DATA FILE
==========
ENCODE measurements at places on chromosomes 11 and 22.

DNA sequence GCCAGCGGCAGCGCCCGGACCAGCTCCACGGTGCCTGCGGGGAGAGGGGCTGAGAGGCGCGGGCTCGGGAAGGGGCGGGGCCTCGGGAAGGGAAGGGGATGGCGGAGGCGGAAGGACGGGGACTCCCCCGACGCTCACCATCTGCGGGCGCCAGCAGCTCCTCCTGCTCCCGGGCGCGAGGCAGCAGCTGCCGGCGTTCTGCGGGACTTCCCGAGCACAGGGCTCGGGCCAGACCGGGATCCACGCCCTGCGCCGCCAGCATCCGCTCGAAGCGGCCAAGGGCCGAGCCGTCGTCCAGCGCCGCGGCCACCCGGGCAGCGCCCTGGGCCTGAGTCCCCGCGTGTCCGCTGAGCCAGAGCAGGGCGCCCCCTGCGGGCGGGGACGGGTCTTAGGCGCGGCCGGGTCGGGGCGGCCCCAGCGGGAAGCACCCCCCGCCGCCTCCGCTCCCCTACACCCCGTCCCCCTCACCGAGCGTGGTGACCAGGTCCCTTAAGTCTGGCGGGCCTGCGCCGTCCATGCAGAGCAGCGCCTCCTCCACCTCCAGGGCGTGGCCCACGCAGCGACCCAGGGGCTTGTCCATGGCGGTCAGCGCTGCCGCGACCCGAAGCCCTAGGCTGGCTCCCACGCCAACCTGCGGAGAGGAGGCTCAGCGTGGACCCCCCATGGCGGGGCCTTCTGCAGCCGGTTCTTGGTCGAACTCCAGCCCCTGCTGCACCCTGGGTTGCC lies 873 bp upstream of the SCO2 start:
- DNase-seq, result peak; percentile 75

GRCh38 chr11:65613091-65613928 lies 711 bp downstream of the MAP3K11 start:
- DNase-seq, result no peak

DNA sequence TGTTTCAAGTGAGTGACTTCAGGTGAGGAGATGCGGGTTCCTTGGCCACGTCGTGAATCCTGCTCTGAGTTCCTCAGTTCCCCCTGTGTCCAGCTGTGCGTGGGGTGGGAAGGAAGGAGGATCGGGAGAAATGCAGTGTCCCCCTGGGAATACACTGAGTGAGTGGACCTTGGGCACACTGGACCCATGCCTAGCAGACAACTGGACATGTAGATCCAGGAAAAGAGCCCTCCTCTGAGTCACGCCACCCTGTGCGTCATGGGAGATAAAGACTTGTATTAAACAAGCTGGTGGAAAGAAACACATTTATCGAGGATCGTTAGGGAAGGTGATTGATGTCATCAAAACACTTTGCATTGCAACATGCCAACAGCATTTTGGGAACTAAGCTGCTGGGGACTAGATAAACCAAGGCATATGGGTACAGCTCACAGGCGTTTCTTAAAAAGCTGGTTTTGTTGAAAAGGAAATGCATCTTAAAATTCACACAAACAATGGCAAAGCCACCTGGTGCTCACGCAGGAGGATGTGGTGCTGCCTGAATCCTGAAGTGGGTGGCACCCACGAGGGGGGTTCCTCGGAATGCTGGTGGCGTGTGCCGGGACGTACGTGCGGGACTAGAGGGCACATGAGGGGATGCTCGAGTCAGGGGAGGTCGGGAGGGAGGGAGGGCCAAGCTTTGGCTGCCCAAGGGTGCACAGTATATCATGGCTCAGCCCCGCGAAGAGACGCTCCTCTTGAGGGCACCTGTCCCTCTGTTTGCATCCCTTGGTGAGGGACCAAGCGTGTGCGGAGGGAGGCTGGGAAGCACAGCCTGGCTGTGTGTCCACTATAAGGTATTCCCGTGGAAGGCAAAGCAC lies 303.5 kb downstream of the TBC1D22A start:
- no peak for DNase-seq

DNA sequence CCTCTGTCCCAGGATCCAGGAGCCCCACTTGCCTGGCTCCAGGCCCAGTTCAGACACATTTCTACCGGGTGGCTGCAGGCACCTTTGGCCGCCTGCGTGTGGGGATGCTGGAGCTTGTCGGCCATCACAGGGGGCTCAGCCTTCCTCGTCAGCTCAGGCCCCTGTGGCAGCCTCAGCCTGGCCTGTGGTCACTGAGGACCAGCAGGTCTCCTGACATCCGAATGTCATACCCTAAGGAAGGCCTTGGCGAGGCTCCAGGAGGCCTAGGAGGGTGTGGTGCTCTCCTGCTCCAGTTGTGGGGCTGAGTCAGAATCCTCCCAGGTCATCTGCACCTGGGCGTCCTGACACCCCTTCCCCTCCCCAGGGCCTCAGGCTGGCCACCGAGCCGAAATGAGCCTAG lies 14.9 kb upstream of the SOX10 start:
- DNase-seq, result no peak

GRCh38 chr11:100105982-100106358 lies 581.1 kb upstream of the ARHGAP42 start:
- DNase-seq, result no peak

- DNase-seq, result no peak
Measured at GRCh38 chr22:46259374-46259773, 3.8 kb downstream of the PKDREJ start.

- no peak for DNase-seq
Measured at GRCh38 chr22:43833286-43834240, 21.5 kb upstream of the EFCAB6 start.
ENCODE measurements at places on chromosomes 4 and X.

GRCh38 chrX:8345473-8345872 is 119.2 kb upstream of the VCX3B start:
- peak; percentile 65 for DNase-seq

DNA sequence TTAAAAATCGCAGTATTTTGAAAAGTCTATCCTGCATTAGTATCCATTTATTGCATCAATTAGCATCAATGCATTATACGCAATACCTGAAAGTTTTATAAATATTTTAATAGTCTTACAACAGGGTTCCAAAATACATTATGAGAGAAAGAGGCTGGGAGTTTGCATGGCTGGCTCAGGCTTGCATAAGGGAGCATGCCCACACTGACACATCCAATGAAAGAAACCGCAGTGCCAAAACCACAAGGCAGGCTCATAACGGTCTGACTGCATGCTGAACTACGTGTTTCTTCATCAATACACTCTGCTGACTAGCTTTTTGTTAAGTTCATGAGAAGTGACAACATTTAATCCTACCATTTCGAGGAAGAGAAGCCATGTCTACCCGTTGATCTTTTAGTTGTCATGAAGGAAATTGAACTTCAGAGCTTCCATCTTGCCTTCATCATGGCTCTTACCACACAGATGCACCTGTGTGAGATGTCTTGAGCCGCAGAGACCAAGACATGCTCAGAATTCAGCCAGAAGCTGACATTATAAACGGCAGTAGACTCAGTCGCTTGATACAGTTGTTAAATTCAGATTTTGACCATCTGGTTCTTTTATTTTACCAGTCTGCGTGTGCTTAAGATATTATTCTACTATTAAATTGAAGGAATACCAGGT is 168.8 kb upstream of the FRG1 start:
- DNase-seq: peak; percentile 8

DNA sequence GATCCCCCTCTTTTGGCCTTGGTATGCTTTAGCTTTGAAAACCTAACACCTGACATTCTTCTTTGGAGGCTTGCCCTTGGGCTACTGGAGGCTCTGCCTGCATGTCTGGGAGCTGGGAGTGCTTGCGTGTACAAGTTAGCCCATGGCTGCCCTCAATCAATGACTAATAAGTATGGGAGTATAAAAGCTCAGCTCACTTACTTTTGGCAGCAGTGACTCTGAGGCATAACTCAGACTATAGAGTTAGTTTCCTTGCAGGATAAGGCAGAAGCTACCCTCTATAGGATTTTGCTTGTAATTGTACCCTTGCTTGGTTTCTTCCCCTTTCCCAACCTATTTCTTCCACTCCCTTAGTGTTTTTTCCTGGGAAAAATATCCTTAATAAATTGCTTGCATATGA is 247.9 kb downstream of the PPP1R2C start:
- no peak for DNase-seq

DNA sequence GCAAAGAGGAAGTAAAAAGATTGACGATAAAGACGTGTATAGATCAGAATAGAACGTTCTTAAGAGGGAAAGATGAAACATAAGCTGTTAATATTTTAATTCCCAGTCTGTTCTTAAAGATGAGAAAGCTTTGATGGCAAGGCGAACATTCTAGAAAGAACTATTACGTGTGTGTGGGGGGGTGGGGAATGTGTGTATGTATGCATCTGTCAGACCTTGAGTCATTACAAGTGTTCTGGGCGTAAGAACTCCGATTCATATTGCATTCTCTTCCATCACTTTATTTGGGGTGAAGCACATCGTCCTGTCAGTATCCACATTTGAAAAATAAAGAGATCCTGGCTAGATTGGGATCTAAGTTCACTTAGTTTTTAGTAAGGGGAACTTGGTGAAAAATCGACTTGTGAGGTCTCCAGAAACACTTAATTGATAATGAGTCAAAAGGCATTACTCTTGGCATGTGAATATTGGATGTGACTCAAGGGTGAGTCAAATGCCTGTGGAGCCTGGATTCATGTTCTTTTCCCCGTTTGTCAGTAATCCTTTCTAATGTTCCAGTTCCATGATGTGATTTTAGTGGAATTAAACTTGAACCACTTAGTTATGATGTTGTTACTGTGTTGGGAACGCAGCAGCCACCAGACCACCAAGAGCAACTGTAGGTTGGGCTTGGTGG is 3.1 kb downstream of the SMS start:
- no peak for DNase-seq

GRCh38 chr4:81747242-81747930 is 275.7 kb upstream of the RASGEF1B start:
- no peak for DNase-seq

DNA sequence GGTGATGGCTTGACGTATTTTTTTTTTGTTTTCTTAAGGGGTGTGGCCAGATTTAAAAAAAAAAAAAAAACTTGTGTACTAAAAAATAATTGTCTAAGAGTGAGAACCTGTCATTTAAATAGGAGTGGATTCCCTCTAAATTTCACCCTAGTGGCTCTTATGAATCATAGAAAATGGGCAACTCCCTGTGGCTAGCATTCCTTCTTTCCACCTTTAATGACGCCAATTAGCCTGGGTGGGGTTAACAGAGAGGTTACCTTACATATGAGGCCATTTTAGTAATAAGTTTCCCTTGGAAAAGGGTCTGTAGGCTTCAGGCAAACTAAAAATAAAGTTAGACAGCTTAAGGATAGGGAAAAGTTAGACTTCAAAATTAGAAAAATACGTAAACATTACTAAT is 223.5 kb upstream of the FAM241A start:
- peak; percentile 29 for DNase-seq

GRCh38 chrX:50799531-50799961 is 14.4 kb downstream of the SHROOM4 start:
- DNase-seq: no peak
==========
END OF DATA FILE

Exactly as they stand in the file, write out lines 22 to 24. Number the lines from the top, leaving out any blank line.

- no peak for DNase-seq

DNA sequence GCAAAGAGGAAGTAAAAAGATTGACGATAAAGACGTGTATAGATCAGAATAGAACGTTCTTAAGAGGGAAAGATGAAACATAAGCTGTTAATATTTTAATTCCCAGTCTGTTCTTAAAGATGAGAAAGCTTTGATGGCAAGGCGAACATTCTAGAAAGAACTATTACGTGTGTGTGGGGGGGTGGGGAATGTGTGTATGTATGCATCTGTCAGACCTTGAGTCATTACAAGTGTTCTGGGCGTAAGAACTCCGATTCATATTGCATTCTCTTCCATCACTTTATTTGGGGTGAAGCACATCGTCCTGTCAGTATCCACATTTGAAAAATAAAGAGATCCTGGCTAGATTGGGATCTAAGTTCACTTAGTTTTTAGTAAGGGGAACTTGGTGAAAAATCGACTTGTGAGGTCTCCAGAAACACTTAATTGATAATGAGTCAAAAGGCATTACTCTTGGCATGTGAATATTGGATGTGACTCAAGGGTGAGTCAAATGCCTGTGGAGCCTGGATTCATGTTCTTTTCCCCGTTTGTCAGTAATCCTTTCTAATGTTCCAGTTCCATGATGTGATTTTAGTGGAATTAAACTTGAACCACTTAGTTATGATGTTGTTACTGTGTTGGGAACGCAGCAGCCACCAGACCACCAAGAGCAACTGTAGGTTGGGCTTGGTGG is 3.1 kb downstream of the SMS start:
- no peak for DNase-seq